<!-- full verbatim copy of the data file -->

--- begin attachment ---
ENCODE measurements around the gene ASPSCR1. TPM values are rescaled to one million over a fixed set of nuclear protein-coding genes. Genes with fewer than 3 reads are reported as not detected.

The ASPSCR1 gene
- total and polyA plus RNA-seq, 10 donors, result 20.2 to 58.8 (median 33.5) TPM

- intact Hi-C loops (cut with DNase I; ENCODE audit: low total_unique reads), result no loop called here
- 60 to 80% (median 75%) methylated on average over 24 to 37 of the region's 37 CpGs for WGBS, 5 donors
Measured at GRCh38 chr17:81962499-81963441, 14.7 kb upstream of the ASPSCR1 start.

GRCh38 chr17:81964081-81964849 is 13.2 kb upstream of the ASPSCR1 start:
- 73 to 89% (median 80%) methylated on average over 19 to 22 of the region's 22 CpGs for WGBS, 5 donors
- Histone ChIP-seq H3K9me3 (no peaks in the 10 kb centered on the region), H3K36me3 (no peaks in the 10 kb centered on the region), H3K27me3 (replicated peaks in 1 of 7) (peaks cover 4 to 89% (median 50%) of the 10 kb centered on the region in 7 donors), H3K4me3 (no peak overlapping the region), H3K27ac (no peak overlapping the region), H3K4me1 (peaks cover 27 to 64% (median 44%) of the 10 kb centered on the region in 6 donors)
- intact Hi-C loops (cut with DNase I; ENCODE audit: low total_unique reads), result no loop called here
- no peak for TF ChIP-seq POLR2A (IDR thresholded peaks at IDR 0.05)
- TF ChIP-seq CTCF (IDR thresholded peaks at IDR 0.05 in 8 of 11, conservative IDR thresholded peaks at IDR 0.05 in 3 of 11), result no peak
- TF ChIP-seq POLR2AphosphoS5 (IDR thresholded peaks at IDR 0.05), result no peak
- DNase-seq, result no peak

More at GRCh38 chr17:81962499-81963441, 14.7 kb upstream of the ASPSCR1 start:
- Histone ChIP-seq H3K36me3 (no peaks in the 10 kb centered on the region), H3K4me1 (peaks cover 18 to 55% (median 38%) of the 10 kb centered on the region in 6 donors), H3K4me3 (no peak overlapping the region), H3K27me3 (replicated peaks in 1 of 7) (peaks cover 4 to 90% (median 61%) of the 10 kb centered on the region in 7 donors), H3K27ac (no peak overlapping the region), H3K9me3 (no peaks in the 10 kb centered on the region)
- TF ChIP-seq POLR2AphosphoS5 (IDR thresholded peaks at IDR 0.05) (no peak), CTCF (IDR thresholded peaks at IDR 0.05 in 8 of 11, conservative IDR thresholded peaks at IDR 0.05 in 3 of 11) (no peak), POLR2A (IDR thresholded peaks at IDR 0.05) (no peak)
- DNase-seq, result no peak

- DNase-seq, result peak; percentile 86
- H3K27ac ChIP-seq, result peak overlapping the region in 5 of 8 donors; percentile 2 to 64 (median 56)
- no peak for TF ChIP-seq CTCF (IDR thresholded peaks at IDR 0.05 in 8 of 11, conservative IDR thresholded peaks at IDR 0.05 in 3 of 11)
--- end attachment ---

ENCODE measurements around the gene ASPSCR1. TPM values are rescaled to one million over a fixed set of nuclear protein-coding genes. Genes with fewer than 3 reads are reported as not detected.

The ASPSCR1 gene
- total and polyA plus RNA-seq, 10 donors, result 20.2 to 58.8 (median 33.5) TPM

- intact Hi-C loops (cut with DNase I; ENCODE audit: low total_unique reads), result no loop called here
- 60 to 80% (median 75%) methylated on average over 24 to 37 of the region's 37 CpGs for WGBS, 5 donors
Measured at GRCh38 chr17:81962499-81963441, 14.7 kb upstream of the ASPSCR1 start.

GRCh38 chr17:81964081-81964849 is 13.2 kb upstream of the ASPSCR1 start:
- 73 to 89% (median 80%) methylated on average over 19 to 22 of the region's 22 CpGs for WGBS, 5 donors
- Histone ChIP-seq H3K9me3 (no peaks in the 10 kb centered on the region), H3K36me3 (no peaks in the 10 kb centered on the region), H3K27me3 (replicated peaks in 1 of 7) (peaks cover 4 to 89% (median 50%) of the 10 kb centered on the region in 7 donors), H3K4me3 (no peak overlapping the region), H3K27ac (no peak overlapping the region), H3K4me1 (peaks cover 27 to 64% (median 44%) of the 10 kb centered on the region in 6 donors)
- intact Hi-C loops (cut with DNase I; ENCODE audit: low total_unique reads), result no loop called here
- no peak for TF ChIP-seq POLR2A (IDR thresholded peaks at IDR 0.05)
- TF ChIP-seq CTCF (IDR thresholded peaks at IDR 0.05 in 8 of 11, conservative IDR thresholded peaks at IDR 0.05 in 3 of 11), result no peak
- TF ChIP-seq POLR2AphosphoS5 (IDR thresholded peaks at IDR 0.05), result no peak
- DNase-seq, result no peak

More at GRCh38 chr17:81962499-81963441, 14.7 kb upstream of the ASPSCR1 start:
- Histone ChIP-seq H3K36me3 (no peaks in the 10 kb centered on the region), H3K4me1 (peaks cover 18 to 55% (median 38%) of the 10 kb centered on the region in 6 donors), H3K4me3 (no peak overlapping the region), H3K27me3 (replicated peaks in 1 of 7) (peaks cover 4 to 90% (median 61%) of the 10 kb centered on the region in 7 donors), H3K27ac (no peak overlapping the region), H3K9me3 (no peaks in the 10 kb centered on the region)
- TF ChIP-seq POLR2AphosphoS5 (IDR thresholded peaks at IDR 0.05) (no peak), CTCF (IDR thresholded peaks at IDR 0.05 in 8 of 11, conservative IDR thresholded peaks at IDR 0.05 in 3 of 11) (no peak), POLR2A (IDR thresholded peaks at IDR 0.05) (no peak)
- DNase-seq, result no peak

- DNase-seq, result peak; percentile 86
- H3K27ac ChIP-seq, result peak overlapping the region in 5 of 8 donors; percentile 2 to 64 (median 56)
- no peak for TF ChIP-seq CTCF (IDR thresholded peaks at IDR 0.05 in 8 of 11, conservative IDR thresholded peaks at IDR 0.05 in 3 of 11)